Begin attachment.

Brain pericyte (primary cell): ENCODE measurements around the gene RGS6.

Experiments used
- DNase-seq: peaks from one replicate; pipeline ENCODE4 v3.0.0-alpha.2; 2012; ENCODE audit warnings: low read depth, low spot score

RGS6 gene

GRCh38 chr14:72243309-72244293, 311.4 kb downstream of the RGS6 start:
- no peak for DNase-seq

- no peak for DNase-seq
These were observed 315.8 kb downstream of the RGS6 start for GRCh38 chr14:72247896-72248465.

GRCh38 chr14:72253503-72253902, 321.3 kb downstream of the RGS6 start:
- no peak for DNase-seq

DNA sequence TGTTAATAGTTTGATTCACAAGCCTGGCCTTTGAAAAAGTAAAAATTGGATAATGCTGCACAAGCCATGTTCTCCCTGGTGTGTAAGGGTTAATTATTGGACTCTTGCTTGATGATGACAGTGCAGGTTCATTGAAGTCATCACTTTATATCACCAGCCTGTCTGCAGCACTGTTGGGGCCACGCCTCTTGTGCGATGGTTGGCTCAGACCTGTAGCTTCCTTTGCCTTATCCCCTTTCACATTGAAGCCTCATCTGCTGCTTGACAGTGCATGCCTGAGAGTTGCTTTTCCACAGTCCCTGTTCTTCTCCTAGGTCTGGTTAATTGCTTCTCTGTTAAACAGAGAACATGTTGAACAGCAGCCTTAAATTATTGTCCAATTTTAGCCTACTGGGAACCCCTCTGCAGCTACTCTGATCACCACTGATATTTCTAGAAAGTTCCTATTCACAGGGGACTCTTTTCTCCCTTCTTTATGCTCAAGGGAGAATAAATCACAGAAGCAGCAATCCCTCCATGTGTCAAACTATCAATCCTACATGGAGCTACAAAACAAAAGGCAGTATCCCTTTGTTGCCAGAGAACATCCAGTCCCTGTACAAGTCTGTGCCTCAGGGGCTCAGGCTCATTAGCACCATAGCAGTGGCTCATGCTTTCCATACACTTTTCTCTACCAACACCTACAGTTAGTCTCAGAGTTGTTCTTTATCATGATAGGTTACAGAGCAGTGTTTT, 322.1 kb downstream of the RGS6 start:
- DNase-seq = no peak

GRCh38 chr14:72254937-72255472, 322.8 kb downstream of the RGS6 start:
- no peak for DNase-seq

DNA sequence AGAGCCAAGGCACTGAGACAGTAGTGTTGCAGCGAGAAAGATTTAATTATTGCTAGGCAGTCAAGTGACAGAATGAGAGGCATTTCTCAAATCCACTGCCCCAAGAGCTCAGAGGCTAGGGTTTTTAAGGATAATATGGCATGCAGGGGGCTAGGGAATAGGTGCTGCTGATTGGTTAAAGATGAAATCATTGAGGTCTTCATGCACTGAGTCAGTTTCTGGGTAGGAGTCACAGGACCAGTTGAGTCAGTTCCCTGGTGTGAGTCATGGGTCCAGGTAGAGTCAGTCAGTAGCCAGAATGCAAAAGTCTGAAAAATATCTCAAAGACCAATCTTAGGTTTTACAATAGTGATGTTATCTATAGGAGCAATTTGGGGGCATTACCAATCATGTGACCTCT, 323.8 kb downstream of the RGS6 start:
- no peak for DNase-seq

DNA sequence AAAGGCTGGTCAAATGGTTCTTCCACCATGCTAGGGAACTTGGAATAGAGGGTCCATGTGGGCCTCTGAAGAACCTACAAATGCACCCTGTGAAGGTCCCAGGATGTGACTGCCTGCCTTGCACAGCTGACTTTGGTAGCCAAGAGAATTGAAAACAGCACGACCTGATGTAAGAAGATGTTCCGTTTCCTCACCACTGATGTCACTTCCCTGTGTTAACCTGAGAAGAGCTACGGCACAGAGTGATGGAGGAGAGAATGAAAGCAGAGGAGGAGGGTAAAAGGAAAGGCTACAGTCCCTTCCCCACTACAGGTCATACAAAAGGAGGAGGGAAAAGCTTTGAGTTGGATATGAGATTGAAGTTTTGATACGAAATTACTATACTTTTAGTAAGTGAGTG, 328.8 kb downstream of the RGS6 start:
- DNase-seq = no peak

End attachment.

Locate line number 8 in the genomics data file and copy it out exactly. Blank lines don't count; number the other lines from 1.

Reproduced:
These were observed 315.8 kb downstream of the RGS6 start for GRCh38 chr14:72247896-72248465.